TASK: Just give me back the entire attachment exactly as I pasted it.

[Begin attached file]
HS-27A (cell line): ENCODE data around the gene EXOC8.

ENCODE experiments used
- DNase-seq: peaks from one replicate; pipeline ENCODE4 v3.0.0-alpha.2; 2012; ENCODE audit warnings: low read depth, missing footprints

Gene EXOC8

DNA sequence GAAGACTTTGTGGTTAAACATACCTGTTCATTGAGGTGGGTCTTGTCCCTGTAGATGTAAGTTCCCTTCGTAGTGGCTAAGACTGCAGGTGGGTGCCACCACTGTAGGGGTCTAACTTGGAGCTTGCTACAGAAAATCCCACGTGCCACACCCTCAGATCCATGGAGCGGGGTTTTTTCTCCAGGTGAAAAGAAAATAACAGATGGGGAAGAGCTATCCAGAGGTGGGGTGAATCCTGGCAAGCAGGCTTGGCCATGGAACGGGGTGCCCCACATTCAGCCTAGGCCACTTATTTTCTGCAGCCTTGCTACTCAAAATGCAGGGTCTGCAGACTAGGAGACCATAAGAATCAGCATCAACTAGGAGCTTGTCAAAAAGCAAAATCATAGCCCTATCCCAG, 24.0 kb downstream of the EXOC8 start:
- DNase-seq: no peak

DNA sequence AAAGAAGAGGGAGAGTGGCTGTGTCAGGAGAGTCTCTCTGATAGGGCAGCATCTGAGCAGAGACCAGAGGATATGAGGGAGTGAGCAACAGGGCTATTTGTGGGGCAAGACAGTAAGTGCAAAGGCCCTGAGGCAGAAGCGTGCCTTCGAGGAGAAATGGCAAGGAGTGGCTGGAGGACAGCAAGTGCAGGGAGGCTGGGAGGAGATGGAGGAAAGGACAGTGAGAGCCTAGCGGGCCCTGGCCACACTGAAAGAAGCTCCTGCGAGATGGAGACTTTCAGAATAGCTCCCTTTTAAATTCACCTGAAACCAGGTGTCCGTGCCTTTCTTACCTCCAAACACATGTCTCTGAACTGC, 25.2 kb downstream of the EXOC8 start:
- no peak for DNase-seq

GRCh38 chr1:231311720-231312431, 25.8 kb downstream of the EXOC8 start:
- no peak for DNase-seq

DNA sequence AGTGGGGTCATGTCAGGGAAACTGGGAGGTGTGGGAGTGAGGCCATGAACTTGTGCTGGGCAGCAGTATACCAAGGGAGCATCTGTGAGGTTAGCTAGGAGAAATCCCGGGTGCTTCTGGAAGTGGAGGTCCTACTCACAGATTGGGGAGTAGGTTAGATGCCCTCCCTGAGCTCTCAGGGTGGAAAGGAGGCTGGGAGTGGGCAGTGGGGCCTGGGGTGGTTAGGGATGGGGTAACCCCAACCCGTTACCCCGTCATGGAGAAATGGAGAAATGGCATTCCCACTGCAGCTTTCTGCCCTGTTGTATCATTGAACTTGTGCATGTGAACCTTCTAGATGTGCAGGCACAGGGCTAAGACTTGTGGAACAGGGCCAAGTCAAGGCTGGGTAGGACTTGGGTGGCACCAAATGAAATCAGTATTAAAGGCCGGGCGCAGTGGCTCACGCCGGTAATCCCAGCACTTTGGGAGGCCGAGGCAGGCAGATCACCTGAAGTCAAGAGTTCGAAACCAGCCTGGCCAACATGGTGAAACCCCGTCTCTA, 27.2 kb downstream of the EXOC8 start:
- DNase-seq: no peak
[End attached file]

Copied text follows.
HS-27A (cell line): ENCODE data around the gene EXOC8.

ENCODE experiments used
- DNase-seq: peaks from one replicate; pipeline ENCODE4 v3.0.0-alpha.2; 2012; ENCODE audit warnings: low read depth, missing footprints

Gene EXOC8

DNA sequence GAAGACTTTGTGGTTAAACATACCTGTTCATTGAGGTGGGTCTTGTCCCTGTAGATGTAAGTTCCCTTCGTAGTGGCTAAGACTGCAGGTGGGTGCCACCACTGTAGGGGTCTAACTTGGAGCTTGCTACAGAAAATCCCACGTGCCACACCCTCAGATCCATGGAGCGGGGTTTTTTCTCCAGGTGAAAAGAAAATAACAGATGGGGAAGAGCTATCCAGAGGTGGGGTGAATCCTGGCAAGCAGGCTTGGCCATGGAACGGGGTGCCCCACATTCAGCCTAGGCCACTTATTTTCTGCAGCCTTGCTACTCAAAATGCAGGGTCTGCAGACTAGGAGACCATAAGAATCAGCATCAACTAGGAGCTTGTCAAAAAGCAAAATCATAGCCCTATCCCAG, 24.0 kb downstream of the EXOC8 start:
- DNase-seq: no peak

DNA sequence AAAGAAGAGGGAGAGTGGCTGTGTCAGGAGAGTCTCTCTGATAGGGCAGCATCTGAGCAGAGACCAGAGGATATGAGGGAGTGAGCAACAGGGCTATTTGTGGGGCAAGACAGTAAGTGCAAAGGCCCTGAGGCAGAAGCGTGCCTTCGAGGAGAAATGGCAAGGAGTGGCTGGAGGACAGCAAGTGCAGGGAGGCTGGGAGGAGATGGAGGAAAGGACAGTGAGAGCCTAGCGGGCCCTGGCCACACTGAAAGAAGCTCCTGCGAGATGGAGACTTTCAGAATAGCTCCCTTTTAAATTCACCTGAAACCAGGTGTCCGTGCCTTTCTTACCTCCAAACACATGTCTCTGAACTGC, 25.2 kb downstream of the EXOC8 start:
- no peak for DNase-seq

GRCh38 chr1:231311720-231312431, 25.8 kb downstream of the EXOC8 start:
- no peak for DNase-seq

DNA sequence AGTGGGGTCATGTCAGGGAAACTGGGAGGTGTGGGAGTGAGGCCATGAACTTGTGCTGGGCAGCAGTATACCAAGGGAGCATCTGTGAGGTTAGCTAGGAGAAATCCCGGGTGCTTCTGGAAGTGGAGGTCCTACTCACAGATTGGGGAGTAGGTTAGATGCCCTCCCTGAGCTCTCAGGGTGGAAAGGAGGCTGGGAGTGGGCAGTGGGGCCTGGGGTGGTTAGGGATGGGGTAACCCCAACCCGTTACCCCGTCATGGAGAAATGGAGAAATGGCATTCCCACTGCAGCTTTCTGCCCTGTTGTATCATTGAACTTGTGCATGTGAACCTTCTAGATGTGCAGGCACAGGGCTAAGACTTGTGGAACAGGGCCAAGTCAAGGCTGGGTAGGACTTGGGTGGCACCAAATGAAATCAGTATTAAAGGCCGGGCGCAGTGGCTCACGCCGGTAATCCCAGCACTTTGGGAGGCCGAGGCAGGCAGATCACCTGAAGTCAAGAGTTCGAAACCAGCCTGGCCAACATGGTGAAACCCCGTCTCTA, 27.2 kb downstream of the EXOC8 start:
- DNase-seq: no peak